Under the leadership of President Obama, the U.S Department of Housing and Urban Development in conjunction with the U.S. Department of Veterans Affairs announced Monday that they will be using $13.5 million in HUD-VASH vouchers as part of an ongoing effort to end veteran homelessness.
The VA has pledged to end veteran homelessness by 2015.
This is the second round of housing assistance aimed at helping homeless veterans get into a permanent home. It will help 1,984 homeless veterans, according to a HUD (Department of Housing and Urban Development) press release. To see a breakdown of where the money is going state to state, click here.
The rental assistance announced today is provided through the HUD-Veterans Affairs Supportive Housing (HUD-VASH) Program which combines rental assistance from HUD with case management and clinical services provided by VA. Last October, the two agencies awarded $62 million in HUD-VASH vouchers to assist more than 9,000 homeless veterans.
They have issued more than 68,000 vouchers since 2008 and over 80,000 homeless veterans have been helped through the program, according to the press release. The HUD-VASH program is part of President Obama’s efforts to get help to homeless veterans. The program involves veterans renting privately owned housing and “generally” paying no more than 30% of their income to rent.
Welcoming the progress made with HUD and local partners under the leadership of President Obama, VA Secretary Robert McDonald added, “As long as there remains a single veteran living on our streets, there is more work to be done. HUD-VASH vouchers are a vital tool in our efforts to reduce veteran homelessness.”
HUD-VASH is an important part of the Obama Administration’s efforts to provide critical housing and services to veterans experiencing homelessness that also includes HUD’s Continuum of Care program as well as VA’s Supportive Services for Veteran Families (SSVF).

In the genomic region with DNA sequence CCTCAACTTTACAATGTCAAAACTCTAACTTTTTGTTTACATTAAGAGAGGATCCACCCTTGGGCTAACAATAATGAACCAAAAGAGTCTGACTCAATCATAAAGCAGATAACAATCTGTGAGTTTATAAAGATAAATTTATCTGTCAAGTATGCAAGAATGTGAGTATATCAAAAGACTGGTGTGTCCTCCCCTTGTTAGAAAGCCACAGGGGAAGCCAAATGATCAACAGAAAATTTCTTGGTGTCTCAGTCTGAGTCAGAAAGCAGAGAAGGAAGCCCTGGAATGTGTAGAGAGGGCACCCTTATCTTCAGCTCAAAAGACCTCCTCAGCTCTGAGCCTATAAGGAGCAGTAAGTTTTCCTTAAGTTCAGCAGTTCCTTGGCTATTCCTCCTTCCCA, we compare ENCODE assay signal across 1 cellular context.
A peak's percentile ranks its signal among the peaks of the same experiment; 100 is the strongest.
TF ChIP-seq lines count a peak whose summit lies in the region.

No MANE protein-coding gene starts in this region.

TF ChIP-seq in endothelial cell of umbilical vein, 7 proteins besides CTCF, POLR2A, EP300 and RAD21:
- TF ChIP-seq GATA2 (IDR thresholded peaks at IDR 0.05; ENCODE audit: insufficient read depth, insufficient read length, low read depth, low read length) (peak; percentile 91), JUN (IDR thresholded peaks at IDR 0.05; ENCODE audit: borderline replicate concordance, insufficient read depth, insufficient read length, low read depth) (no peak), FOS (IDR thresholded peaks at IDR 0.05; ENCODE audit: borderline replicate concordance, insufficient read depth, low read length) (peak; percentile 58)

Real patriotism is not expressed by waving a flag and chanting “USA!” as a way to prove that your side of the aisle is best. That’s closer to nationalism. Patriotism is about our countrywomen and men, hailing from the root of the Latin patriota “countryman” which comes from the Greek πατριώτης (patriōtēs) “countryman”, according to Wikipedia. Thus it is about our relationship to one another, at least in part. And for many of us, breaking our promises to our veterans to such an extent that they are homeless is an affront to our sense of patriotism.
For many Americans, the idea that our veterans too often become homeless after their service is unconscionable. An honorable nation takes care of its own, especially those to whom it made a promise in return for service. While it’s easy to say it’s not enough, and indeed no one should be homeless in a civilized society, each forward step we take is worth noting.
The twinge of helpless rage and shameful sorrow we feel when we see a homeless veteran is just the tip of the iceberg compared to the suffering of being homeless. Often times, a homeless veteran is too ashamed to take help that they earned and is due to them after their service to our country. But this is a matter of honor for our country. This is something every citizen should be engaged in and working to fix.
We are one step closer today.
While the VA’s goal to end veteran homelessness by 2015 is admirable, they can’t do it alone. Go to va.gov/homeless see what you can do to help or to assist a veteran at risk of becoming or already homeless. You can also 877-4AID-VET (424-3838) to reach the VA’s services 24 hours a day.